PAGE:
[Edward Vernon, celebrated admiral.] Autograph Letter Signed ('E Vernon'), offering his services to William Archer of Coopersale [in attempt to stand for parliament?], with comment 'it is Impossible to live this Indolent life much longer'.

Admiral Vernon [Edward Vernon] (1684-1757), celebrated Royal Navy officer after whom Washington's plantation Mount Vernon was named [William Archer (1677-1739) of Coopersale]
Publication details: 
7 August 1729; Chatham.
SKU: 22381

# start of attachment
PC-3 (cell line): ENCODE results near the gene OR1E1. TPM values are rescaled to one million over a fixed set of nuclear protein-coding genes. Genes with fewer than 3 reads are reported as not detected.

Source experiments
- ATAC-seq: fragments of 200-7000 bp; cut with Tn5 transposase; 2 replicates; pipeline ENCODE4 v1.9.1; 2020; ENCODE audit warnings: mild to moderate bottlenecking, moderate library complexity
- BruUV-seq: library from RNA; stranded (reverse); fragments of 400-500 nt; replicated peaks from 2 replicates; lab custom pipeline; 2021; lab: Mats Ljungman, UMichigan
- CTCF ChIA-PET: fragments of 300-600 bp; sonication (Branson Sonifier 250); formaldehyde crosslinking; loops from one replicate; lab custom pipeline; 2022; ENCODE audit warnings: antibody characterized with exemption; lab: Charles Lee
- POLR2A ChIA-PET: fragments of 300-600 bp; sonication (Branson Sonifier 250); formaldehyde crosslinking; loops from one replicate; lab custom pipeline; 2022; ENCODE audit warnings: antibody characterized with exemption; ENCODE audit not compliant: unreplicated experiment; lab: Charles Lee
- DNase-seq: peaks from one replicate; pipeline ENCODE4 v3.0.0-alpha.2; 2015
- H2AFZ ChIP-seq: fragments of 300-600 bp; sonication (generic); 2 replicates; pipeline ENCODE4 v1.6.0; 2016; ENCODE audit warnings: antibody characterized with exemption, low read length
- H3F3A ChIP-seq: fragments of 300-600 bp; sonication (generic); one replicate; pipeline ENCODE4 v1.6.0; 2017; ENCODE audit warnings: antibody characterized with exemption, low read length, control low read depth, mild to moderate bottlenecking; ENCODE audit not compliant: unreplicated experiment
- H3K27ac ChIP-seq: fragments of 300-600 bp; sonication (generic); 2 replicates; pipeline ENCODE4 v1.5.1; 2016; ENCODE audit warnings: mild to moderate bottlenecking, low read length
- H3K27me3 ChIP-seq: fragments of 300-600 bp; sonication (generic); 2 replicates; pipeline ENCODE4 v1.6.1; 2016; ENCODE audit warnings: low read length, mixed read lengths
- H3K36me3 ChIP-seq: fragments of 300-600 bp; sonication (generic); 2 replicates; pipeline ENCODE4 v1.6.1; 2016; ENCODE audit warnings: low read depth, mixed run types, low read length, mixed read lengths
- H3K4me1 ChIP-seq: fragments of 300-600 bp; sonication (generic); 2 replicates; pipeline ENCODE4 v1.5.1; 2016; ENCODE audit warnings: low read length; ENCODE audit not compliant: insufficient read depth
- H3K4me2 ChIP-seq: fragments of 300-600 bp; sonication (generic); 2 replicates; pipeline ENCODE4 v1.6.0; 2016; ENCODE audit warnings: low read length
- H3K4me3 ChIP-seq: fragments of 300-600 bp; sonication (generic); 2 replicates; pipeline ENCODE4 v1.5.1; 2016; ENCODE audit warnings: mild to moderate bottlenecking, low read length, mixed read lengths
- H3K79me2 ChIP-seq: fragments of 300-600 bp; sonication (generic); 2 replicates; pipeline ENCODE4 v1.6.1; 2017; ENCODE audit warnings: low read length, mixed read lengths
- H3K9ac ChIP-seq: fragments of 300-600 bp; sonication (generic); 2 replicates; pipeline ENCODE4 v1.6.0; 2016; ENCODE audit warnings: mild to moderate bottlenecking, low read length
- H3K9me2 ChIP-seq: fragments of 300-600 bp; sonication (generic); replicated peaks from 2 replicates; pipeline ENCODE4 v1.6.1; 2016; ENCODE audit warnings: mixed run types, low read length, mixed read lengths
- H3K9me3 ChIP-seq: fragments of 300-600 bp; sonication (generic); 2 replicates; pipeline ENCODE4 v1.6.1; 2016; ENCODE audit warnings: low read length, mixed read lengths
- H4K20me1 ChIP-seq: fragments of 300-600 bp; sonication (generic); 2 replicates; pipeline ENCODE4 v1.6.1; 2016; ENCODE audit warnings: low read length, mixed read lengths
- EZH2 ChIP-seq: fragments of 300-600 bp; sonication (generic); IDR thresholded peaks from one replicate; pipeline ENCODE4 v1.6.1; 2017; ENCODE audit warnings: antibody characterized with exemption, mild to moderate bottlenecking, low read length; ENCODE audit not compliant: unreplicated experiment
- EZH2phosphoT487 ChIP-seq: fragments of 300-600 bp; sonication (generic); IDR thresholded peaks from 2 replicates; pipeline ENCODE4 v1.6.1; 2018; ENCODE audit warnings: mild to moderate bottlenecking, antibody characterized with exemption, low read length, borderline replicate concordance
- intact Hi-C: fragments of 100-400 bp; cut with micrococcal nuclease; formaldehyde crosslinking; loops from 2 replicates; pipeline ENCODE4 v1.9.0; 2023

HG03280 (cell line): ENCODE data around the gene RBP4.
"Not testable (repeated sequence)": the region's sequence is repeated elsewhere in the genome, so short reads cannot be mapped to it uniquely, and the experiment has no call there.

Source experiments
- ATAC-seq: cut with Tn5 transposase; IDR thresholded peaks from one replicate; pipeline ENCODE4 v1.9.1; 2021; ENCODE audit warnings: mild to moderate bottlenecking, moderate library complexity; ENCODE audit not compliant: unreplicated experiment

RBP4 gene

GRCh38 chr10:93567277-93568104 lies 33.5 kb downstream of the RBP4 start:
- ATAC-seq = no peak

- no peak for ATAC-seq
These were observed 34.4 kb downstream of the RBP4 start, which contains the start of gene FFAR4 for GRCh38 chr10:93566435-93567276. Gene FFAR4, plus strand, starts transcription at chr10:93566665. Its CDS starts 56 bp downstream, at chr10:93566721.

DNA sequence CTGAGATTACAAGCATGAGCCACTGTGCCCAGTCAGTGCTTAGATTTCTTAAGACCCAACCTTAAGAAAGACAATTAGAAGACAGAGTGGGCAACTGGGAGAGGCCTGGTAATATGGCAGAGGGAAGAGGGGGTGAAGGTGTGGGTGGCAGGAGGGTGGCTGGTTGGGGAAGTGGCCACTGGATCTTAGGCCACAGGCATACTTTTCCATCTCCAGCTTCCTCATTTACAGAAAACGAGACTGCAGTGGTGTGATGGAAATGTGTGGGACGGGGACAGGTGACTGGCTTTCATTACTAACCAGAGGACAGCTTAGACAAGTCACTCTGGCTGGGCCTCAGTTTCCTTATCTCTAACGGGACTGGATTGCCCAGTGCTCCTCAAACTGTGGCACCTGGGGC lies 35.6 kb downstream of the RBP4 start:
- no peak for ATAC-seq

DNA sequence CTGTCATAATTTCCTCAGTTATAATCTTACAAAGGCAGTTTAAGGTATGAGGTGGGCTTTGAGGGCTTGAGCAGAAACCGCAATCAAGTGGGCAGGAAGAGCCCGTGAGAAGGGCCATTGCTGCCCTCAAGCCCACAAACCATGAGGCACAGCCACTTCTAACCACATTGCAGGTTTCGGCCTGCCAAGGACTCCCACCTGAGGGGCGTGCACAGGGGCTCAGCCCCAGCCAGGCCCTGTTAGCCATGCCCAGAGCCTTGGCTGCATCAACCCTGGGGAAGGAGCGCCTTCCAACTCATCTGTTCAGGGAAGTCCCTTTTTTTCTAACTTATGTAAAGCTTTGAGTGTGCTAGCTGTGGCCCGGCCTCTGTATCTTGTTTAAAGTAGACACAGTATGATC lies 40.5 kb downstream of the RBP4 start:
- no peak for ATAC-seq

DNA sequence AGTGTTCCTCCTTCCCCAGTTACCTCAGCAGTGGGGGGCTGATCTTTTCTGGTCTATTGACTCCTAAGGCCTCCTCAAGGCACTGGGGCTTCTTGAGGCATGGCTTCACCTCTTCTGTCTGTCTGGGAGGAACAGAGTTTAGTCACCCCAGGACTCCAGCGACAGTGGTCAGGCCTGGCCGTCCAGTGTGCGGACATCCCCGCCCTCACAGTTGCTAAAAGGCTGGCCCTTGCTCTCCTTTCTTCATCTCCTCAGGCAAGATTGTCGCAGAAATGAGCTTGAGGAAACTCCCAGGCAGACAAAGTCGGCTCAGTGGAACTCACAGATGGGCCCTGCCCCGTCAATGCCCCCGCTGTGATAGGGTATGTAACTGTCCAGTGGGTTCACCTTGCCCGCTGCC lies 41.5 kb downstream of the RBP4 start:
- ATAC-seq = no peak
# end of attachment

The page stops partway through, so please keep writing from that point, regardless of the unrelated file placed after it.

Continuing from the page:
See Vernon's entry in the Oxford DNB, and the recipient William Archer's in the History of Parliament. 1p, folio. Bifolium. In good condition, lightly aged and worn. With franking signature to address on reverse of second leaf: 'For William Archer Esqr: at | his Seat, at Coopersale, near | Epping. | in | Essex | ffree | E Vernon', and small postmark. Endorsed: 'Aug 7th 29 Mr Vernon on getting in Blagrave | Berks:'. The letter is closely written over twenty-six lines. The letter appears to be an endorsement of Archer's intention to run for parliament (he was Member for Berkshire, 1734-1739), and begins with reference to a letter received by Vernon from his cousin. Vernon reports: 'My Wife told me that She had spoke to our Neighbour Mr. Blagrave of Bullmarsh about Mr Archer, & he told her that his Cosn. was ingaged. I hd the pleasure of the Cosn. Brother in Law that lives with him, and some more of the familys Company aboard and I spoke to him of it, and he told me the same; But if you would have me write I will do it with all my heart, I hope to be in Berkshire in a little time, for it is Impossible to live this Indolent life much longer'. He only knows 'Mr. Head our late Sheriff' by sight, but takes him to be 'a very proper person for Mr. Archer to Apply to; he is a thriving man, and by what I have Ever heared has the best personall interest in the County.' In the second half of the letter he renews his offer to serve Archer, commenting that 'my Kinsman has made Me the Tender of his Service'. As 'the person is not named to whom Mr. Blagrave of Surcoat is ingaged', Vernon has asked his kinsman 'by this post to write to him, to request his interest in your favour if he ben not already ingaged to any one else'. The letter concludes: 'Heartily wishing you Success in this Laudable undertaking for the Service of your Country, that you may be one of the first fruits, of the good Consequences of our Late Glorious Bill against Bribery and Corruption'.